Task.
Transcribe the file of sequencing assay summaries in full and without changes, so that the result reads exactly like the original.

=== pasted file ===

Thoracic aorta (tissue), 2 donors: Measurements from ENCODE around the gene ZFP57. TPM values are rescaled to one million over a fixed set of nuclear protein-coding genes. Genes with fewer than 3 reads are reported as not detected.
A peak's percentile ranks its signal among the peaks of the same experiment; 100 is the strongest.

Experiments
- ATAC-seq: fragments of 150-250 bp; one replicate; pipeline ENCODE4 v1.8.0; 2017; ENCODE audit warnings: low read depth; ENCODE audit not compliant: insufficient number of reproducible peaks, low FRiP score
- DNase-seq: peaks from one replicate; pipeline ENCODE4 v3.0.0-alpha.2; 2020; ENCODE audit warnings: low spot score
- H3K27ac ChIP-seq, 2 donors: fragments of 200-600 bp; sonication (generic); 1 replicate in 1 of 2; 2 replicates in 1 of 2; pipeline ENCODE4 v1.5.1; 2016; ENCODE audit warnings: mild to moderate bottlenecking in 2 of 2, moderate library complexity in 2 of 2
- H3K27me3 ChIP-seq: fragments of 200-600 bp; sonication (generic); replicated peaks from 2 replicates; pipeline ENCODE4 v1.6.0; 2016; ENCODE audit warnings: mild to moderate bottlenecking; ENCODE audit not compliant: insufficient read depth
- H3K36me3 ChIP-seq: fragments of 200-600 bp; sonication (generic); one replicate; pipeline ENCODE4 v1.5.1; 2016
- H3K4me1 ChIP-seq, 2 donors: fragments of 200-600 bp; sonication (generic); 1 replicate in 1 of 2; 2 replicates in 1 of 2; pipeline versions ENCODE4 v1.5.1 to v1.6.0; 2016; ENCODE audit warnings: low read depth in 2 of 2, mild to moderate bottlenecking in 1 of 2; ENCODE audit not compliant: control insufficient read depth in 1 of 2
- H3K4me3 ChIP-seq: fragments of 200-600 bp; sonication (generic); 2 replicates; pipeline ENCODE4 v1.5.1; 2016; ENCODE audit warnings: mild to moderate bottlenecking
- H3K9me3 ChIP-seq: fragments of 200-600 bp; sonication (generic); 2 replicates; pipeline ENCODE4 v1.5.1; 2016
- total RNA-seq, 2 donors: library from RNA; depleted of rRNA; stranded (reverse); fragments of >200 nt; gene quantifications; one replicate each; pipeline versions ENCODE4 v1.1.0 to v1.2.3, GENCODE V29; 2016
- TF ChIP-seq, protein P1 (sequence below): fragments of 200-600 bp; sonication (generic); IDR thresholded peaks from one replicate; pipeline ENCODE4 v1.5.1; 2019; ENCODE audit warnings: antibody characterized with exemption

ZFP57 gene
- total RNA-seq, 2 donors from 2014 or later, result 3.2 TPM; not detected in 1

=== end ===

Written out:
Thoracic aorta (tissue), 2 donors: Measurements from ENCODE around the gene ZFP57. TPM values are rescaled to one million over a fixed set of nuclear protein-coding genes. Genes with fewer than 3 reads are reported as not detected.
A peak's percentile ranks its signal among the peaks of the same experiment; 100 is the strongest.

Experiments
- ATAC-seq: fragments of 150-250 bp; one replicate; pipeline ENCODE4 v1.8.0; 2017; ENCODE audit warnings: low read depth; ENCODE audit not compliant: insufficient number of reproducible peaks, low FRiP score
- DNase-seq: peaks from one replicate; pipeline ENCODE4 v3.0.0-alpha.2; 2020; ENCODE audit warnings: low spot score
- H3K27ac ChIP-seq, 2 donors: fragments of 200-600 bp; sonication (generic); 1 replicate in 1 of 2; 2 replicates in 1 of 2; pipeline ENCODE4 v1.5.1; 2016; ENCODE audit warnings: mild to moderate bottlenecking in 2 of 2, moderate library complexity in 2 of 2
- H3K27me3 ChIP-seq: fragments of 200-600 bp; sonication (generic); replicated peaks from 2 replicates; pipeline ENCODE4 v1.6.0; 2016; ENCODE audit warnings: mild to moderate bottlenecking; ENCODE audit not compliant: insufficient read depth
- H3K36me3 ChIP-seq: fragments of 200-600 bp; sonication (generic); one replicate; pipeline ENCODE4 v1.5.1; 2016
- H3K4me1 ChIP-seq, 2 donors: fragments of 200-600 bp; sonication (generic); 1 replicate in 1 of 2; 2 replicates in 1 of 2; pipeline versions ENCODE4 v1.5.1 to v1.6.0; 2016; ENCODE audit warnings: low read depth in 2 of 2, mild to moderate bottlenecking in 1 of 2; ENCODE audit not compliant: control insufficient read depth in 1 of 2
- H3K4me3 ChIP-seq: fragments of 200-600 bp; sonication (generic); 2 replicates; pipeline ENCODE4 v1.5.1; 2016; ENCODE audit warnings: mild to moderate bottlenecking
- H3K9me3 ChIP-seq: fragments of 200-600 bp; sonication (generic); 2 replicates; pipeline ENCODE4 v1.5.1; 2016
- total RNA-seq, 2 donors: library from RNA; depleted of rRNA; stranded (reverse); fragments of >200 nt; gene quantifications; one replicate each; pipeline versions ENCODE4 v1.1.0 to v1.2.3, GENCODE V29; 2016
- TF ChIP-seq, protein P1 (sequence below): fragments of 200-600 bp; sonication (generic); IDR thresholded peaks from one replicate; pipeline ENCODE4 v1.5.1; 2019; ENCODE audit warnings: antibody characterized with exemption

ZFP57 gene
- total RNA-seq, 2 donors from 2014 or later, result 3.2 TPM; not detected in 1